USCG identifies pilot distraction in grounding casualty


The United States Coast Guard has published its investigation report into the grounding of EVER FORWARD, highlighting the dangers of distractions when navigating.

The container ship grounded in the Craighill Channel near Baltimore, Maryland on 13 March 2022. The USCG investigation determined the incident’s causal factors to be the pilot’s failure to maintain situational awareness and attention while navigating, and inadequate bridge resource management.

The investigation found that for approximately half of the two-hour transit, the pilot placed and received numerous calls, texted messages, and draft emails on their personal cell phone right up until the incident.
Additionally, the pilot relied solely on their Portable Pilot Unit (PPU) for navigation and was watching playback of a previous transit at the time of the incident.
The pilot was drafting an email on their personal cell phone in the minutes leading up to the planned turn south, when the vessel sailed through its waypoint and grounded. The vessel’s bridge team attempted to cue the pilot by repeating the heading. However, by the time the bridge team became more assertive about the ship’s heading, it was too late to prevent the vessel from grounding.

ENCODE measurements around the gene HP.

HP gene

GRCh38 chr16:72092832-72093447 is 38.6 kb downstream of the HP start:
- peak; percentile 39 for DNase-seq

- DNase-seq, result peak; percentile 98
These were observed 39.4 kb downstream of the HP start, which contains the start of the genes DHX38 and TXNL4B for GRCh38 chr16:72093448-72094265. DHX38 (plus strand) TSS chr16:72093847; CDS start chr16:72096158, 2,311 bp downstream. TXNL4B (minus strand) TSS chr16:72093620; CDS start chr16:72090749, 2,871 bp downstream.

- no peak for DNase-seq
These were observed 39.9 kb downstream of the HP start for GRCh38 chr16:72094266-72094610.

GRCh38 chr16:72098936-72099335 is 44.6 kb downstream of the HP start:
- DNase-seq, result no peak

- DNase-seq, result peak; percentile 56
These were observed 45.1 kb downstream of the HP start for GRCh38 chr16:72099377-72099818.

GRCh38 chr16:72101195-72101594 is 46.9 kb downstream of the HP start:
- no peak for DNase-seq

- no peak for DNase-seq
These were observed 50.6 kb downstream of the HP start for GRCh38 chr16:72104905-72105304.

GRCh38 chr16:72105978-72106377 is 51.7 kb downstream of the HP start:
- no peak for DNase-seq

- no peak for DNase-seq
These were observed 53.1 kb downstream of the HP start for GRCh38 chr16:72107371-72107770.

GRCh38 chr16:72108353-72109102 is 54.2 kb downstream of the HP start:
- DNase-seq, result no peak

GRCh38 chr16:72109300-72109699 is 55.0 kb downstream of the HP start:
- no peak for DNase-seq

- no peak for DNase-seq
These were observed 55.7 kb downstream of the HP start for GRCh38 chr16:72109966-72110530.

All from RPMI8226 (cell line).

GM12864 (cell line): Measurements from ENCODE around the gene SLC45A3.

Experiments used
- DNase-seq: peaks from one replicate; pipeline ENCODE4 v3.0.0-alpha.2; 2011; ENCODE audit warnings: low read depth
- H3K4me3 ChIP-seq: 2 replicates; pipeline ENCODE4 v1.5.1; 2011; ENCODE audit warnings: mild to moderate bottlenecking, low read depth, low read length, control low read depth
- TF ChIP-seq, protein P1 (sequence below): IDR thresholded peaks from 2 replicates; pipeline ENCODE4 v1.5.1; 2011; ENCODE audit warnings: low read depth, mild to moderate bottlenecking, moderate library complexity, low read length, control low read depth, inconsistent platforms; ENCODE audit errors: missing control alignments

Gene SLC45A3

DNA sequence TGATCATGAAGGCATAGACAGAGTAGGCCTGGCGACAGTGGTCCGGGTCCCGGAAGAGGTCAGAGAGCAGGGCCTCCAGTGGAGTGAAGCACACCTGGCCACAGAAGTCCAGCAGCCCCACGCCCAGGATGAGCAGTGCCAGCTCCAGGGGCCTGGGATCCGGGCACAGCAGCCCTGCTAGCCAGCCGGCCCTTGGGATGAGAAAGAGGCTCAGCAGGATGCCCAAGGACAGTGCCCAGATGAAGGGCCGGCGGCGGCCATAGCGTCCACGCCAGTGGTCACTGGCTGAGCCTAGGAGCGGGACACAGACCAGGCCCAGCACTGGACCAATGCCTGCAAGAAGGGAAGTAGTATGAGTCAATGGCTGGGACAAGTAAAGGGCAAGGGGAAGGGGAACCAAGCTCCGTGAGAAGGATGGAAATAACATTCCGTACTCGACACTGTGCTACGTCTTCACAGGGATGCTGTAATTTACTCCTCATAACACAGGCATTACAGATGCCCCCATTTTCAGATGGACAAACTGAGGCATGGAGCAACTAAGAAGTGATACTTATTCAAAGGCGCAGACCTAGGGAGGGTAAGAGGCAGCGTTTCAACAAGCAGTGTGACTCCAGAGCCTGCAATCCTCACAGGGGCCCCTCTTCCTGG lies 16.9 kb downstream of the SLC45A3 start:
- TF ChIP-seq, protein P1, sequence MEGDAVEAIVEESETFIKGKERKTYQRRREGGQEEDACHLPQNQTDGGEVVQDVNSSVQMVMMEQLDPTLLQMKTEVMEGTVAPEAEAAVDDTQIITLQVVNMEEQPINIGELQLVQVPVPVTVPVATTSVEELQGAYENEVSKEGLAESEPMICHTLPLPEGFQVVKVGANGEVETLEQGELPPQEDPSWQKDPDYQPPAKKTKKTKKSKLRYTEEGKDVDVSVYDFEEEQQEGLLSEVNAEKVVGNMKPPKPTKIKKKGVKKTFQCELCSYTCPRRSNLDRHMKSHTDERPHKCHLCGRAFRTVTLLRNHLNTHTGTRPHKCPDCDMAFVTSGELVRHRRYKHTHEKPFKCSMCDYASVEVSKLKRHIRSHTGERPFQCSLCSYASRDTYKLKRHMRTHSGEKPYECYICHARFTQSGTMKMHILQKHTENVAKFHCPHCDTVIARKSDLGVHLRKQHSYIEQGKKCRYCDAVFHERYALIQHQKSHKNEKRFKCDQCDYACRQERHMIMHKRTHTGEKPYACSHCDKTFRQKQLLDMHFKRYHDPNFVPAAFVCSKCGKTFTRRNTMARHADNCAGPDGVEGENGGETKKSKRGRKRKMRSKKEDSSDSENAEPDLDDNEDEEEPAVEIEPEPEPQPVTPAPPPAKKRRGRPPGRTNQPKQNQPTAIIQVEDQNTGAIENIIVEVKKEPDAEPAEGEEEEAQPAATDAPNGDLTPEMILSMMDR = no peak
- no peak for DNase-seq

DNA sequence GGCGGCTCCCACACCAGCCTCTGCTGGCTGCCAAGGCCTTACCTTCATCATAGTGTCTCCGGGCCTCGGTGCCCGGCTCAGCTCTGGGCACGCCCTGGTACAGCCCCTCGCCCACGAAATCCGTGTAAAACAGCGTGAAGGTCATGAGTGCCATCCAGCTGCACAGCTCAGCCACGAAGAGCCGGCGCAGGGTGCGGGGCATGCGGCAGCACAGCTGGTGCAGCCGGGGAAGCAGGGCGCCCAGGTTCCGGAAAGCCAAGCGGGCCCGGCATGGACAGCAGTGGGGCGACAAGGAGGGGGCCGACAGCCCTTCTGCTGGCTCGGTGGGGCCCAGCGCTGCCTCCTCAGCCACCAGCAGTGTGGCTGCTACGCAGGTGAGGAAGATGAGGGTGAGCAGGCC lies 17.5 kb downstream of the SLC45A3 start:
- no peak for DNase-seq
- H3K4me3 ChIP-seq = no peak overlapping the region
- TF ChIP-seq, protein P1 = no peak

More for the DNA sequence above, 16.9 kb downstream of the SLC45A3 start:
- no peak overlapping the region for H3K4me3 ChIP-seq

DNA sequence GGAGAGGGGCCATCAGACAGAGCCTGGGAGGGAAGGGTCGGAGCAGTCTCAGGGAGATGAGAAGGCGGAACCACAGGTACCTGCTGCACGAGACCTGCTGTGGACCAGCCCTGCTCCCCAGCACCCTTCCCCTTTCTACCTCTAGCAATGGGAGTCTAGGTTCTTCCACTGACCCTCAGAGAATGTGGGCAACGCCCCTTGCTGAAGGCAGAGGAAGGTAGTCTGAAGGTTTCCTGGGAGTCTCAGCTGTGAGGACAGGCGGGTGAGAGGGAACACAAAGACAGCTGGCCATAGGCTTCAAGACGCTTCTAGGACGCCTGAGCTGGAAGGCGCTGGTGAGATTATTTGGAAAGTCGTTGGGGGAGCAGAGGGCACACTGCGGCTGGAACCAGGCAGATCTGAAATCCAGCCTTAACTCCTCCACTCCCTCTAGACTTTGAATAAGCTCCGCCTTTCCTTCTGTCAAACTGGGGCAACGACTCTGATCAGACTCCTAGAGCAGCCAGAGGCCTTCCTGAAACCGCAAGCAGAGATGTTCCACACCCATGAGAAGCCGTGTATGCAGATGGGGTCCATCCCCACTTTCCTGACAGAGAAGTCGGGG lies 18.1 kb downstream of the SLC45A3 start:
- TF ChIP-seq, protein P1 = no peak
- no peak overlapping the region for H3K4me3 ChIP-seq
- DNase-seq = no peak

Restrictions and Red Zones
This isn’t the first incident where concerns have been raised on the inappropriate use of mobile devices and communications on the bridge during passages where a heightened level of attention is required.

As we reported back in 2017 in our article here, the routine restricting of mobile phones in pilotage and restricted waters and the use of RED ZONES is encouraged.

Master-Pilot Exchange (MPX)
IMO Resolution A.960 reminds us that: “Efficient pilotage depends, among other things, upon the effectiveness of the communications and information exchanges between the Pilot, the Master and the bridge personnel and upon the mutual understanding each has for the functions and duties of the other.”

Yet incidents continue to occur that commonly stem from a breakdown in the relationship between the bridge team and pilot or where the Master appears to relinquish control to the pilot or fails to challenge a potentially unsafe instruction.
Source: North of England P&I Club



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